My Grandmother’s Journal

July 11, 2008 at 8:00 am | Posted in Books, Family, Guest Post, LIfe | Leave a comment
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It is with great pleasure that I announce The Literate Housewife Review’s very first guest post by Diana M. Raab, the author of Regina’s Closet: Finding My Grandmother’s Secret Journal. I hope that you enjoy her reflections on her grandmother and how she encouraged the young writer in Diana:

At the age of ten years I found my grandmother dead in her room next to mine. On that sunny summer morning I knocked on her door to ask permission to swim in a friend’s pool. I called her name, but she lay in her bed beside the window, remaining perfectly still. On her stomach sat an opened Graham Greene book and a pair of eyeglasses. I touched her face and it was stone cold. With a child’s intuition, I sensed something was seriously wrong. I ran out of the room to phone my mother at work.

Within minutes, emergency vehicles lined our once quiet residential street. All I remember is two uniformed men carrying my grandmother down the creaky wooden stairs strapped to a stretcher. I prayed they wouldn’t drop her.

There wasn’t much talk about my grandmother until about twenty years later when my parents were getting reading to move from that childhood house in Queens, New York. While packing, they stumbled across her retrospective journal which she’d written after emigrating from Vienna in the early 1930s. Only after reading that document did I really understand the deep roots of her depression, which tormented her entire life, and eventually led to her demise at the age of sixty-one.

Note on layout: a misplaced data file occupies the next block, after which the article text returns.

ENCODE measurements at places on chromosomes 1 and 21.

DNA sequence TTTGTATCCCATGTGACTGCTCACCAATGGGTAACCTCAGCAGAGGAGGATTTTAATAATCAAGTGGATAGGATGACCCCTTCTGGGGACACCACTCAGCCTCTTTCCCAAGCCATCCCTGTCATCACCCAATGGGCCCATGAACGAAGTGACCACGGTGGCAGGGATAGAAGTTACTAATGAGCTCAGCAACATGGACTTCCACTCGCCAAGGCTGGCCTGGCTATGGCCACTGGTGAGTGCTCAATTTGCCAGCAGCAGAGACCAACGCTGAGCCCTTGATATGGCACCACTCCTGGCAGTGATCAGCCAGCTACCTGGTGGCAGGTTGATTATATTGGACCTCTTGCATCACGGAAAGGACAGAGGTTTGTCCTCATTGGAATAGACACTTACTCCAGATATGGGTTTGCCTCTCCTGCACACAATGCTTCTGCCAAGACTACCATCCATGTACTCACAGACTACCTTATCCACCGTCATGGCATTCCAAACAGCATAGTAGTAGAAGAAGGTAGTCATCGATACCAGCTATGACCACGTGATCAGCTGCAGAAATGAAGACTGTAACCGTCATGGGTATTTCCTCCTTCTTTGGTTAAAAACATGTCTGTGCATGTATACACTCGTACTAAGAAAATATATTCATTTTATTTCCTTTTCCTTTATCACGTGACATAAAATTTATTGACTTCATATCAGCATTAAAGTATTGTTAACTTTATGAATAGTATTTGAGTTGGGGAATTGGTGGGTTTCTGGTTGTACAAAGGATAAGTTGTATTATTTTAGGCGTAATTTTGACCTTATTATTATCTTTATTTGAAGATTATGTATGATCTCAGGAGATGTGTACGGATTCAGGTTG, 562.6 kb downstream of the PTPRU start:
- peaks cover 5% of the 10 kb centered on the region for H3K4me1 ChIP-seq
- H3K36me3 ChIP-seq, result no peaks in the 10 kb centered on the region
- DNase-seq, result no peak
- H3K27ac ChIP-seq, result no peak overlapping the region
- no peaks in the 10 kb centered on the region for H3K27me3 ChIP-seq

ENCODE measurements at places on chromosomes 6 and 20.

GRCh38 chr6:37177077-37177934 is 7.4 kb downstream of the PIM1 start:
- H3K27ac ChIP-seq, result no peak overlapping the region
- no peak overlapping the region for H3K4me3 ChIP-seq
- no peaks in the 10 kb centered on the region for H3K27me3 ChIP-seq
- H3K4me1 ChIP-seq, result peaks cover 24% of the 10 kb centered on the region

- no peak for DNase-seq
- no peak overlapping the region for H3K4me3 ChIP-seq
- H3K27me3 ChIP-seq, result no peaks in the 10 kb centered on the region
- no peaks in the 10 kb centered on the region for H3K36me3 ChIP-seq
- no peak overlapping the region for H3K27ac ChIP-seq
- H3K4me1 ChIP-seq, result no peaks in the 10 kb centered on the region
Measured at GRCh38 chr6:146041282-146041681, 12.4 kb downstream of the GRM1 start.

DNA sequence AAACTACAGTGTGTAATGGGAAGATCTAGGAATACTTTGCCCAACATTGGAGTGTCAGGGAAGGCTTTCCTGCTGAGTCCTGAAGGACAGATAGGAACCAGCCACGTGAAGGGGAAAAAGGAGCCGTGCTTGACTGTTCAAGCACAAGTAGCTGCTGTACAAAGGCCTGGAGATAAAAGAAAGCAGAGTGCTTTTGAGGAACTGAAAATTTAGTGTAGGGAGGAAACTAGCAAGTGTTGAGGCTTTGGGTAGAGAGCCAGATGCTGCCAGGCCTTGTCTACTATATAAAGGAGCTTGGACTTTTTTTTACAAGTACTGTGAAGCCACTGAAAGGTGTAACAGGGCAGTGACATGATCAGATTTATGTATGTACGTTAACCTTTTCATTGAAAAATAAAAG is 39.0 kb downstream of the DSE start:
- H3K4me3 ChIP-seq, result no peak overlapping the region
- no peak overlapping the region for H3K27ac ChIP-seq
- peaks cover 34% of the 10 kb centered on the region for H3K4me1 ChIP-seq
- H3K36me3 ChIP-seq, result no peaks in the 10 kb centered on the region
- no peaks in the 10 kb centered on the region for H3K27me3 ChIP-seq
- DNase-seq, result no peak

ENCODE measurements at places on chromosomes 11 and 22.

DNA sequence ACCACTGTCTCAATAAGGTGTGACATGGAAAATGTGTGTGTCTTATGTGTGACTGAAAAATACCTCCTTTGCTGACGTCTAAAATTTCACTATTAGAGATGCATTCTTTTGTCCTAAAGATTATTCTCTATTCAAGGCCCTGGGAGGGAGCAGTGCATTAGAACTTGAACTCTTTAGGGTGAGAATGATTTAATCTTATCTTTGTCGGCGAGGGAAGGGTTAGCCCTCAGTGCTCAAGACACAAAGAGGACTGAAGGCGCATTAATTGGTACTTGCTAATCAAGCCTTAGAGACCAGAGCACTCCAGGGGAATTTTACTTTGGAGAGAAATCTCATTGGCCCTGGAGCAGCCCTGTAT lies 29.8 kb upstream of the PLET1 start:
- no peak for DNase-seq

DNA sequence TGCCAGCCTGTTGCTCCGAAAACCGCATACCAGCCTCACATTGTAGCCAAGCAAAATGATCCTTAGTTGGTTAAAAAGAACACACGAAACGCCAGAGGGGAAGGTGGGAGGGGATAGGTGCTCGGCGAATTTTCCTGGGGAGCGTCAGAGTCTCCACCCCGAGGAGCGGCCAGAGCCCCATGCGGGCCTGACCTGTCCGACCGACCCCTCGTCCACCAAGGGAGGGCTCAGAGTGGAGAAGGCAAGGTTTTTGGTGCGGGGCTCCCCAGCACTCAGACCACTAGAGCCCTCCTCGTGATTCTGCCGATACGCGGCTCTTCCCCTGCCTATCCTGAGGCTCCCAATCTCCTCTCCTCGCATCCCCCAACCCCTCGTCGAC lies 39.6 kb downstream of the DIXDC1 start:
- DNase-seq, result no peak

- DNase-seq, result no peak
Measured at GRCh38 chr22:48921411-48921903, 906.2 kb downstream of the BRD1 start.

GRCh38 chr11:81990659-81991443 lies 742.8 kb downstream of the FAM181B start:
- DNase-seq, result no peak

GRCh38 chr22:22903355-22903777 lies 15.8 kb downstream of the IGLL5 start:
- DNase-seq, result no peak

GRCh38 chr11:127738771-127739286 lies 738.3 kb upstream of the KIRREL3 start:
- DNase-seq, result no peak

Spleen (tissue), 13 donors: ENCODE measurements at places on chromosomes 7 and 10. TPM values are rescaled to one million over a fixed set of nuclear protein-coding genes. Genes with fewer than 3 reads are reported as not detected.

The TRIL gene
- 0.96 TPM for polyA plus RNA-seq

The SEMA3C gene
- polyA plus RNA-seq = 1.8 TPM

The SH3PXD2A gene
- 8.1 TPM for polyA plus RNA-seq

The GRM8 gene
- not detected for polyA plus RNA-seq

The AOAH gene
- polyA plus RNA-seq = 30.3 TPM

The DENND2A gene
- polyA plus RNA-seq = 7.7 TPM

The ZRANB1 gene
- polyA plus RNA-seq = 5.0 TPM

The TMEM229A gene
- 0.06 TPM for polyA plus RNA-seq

I tucked the journal away and pulled it out ten years later after being diagnosed with breast cancer. I wondered if she’d committed suicide because of a cancer diagnosis which she’d kept to herself. I hoped her written words could provide an explanation for my own health problems, but they didn’t. However, the details of her tragic life once again drew me close to her. Her powerful words sharing her being orphaned during World War I, just pulled me in. She witnessed the Russians hack up little boys in the street and soldiers march through her town.

I realized how I’d never connected with another woman in the same way. She was an extension of me. Those ten years she’d care for me, planted the seed for my writing, because not only was she devoted to the written word by daily journaling and propensity for leaving notes on the kitchen table, but she had also taught me how to type. I remember the day as if it were yesterday.

Her black Remington typewriter was perched on the vanity in her room. Each morning, I knocked on her door for a morning kiss. She then took my hand and we’d walk down to the kitchen for breakfast. One morning when I was about six years old, instead of immediately heading downstairs, she invited me into her room.

“Have a seat,” she said,” pointing me to her vanity chair.

“I’m going to teach you how to type. This is a handy skill for a girl to have, plus you never know what kind of stories you’ll have to tell one day.”

She stood behind me with her image glowing in the mirror. She took my right hand and positioned it on the second row of keys from the bottom, carefully placing one finger on each letter, repeating the same gesture with my left hand.

“This is the position your fingers should be in. When you become a good typist, you won’t have to even look at the letters while you’re typing. Okay, dear, let’s see if we can type your name.”

With my left middle finger she had me press on the “D.” Then we moved to the right middle finger and moved up a row to type an “I.” Then my pinky pressed the “A” and then something really tricky had to happen, I had to move my right thumb down to the bottom row to type an “N.” Then my left pinky typed an “A.” After each letter I glanced up at the paper to see the impression of my efforts. After reaching the last “A” in my name, I proudly looked up at my grandmother’s face in the mirror.

“You see, you did it!” she said, squeezing my shoulders.

“Like anything in life, the more you practice, the better you’ll become. You must work hard to get results; you’ll learn that soon enough, my love.”